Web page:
Without another moment’s thought, he strides over to the closet and grasps the doorknob, the dry-cleaning plastic rustling again as he opens it.

In the light from the doorway he examines the closet’s contents, one length of the hanging clothes made up of Tina’s orderly and bright assortment of skirts and dresses and pants, while the sloppy side is Craig’s, a dark palette of slacks and patterned shirts and a sports jacket or two hanging in disarray from the metal rod. Jesse runs his hand down Craig’s half, until he reaches hard and cracked leather hanging at the back of the closet.

It’s Craig’s old letterman jacket, the one he earned for junior varsity wrestling. Jesse would have joined the team their senior year, if he hadn’t knocked up Beth and dropped out for his job at Sherman’s. He takes hold of the lapel and leans in to smell it, but it makes him think of that gay cowboy movie where that dead actor who played the Joker did the same thing with Jake Gyllenhaal’s shirt or whatever, and he takes a step away instead.

Back in the day, Craig looked damned good in this jacket, and he knew it too; he used to wear it to pool parties in the summertime, even in the blazing heat, nothing underneath but a pair of skintight swim trunks and maybe some flip-flops. Jesse grins at the memory before his smile fades, and he wonders for the first time in far too long if there ever could’ve been something between them. Even something so unlikely as a kind of future together, like the ones they both made with Tina and Beth. Maybe, maybe not, and now he’ll never know, will he? For Craig, there’s no such thing as the future anyway, not anymore.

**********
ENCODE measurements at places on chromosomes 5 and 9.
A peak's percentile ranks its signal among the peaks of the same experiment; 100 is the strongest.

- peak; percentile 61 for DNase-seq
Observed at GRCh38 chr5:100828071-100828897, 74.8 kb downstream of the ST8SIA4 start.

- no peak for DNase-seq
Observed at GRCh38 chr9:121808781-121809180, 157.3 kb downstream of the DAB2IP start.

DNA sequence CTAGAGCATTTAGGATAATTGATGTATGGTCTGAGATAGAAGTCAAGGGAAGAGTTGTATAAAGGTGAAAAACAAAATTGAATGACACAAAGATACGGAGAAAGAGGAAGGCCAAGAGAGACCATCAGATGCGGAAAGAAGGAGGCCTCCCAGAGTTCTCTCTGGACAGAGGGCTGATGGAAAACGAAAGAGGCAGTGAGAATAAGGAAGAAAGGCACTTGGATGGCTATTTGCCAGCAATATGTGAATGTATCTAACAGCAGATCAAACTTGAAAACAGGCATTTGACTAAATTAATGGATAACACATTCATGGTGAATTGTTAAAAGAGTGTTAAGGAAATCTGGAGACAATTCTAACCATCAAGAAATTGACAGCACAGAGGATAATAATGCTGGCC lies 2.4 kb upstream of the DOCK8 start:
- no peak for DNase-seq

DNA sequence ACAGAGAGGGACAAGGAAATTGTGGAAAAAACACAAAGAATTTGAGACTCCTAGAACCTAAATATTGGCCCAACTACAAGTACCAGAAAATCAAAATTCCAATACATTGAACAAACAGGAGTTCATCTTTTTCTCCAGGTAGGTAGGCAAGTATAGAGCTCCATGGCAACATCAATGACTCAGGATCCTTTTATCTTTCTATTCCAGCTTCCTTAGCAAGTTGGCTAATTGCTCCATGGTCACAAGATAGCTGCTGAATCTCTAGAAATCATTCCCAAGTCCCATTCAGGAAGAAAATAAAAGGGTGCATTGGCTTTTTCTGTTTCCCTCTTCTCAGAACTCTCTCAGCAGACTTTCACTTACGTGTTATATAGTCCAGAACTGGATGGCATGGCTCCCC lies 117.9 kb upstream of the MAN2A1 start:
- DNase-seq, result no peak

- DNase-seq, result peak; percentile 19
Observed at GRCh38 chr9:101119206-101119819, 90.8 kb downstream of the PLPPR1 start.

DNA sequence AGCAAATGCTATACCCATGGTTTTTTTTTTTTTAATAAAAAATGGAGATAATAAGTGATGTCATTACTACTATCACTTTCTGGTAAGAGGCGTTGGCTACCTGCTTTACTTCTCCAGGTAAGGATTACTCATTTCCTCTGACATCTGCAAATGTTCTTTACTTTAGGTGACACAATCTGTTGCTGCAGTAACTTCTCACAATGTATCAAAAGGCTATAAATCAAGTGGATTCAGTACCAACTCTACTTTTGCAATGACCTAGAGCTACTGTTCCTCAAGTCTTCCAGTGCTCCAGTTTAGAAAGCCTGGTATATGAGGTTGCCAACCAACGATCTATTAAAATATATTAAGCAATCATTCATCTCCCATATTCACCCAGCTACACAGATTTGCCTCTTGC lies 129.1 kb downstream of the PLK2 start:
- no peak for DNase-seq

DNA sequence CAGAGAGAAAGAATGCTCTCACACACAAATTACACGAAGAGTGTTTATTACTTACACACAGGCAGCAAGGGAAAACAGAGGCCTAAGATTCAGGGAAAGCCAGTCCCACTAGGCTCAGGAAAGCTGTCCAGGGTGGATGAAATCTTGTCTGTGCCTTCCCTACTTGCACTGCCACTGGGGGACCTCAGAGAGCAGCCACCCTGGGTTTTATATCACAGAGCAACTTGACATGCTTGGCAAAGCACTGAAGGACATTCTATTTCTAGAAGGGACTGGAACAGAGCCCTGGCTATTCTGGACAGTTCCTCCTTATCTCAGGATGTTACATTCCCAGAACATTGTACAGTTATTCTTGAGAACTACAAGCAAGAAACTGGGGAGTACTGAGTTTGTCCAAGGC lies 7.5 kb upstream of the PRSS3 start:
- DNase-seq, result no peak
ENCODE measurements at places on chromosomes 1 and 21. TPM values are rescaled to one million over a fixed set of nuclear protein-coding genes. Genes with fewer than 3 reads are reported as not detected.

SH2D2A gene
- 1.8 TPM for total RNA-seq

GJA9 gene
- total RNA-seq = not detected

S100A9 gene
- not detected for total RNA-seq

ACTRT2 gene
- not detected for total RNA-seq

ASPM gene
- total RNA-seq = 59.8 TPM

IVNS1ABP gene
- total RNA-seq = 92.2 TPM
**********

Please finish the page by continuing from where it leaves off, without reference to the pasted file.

Jesse turns to leave the closet, and his shoe crunches down on something. He lifts his foot up, and in the light from the open doorway rests a book of matches on the carpeted closet floor. How funny, he thinks, it’s just like from that game. Only it’s not so funny at all, is it?

He knows he should leave it alone, but even as he tells himself to walk out the door, to head back downstairs to his wife and kids and the others that have gathered to mourn their collective loss, he finds himself reaching for the matchbook. Jesse fingers it in one hand, and uses the other to draw the closet door closed, just as he did ten years earlier. Sleepover shenanigans, he tells himself, bullshit kid stuff, and he tears away the cardboard matchstick.

He knows that he’s lying to himself. He’s become so good at it, and at this point it would be out of character for him to believe the truth, close to an impossibility. He was right about the game in the first place, after all. Like so much of Jesse’s life, it’s only a matter of pretend.

He can’t remember the rules, but he can remember what went wrong: he never lit the match. This time he waits for a minute or two, and goes ahead and rakes the match head across the striker. Once it flares, he squints past the golden glow and finds the closet door before him, not a single thing different or strange.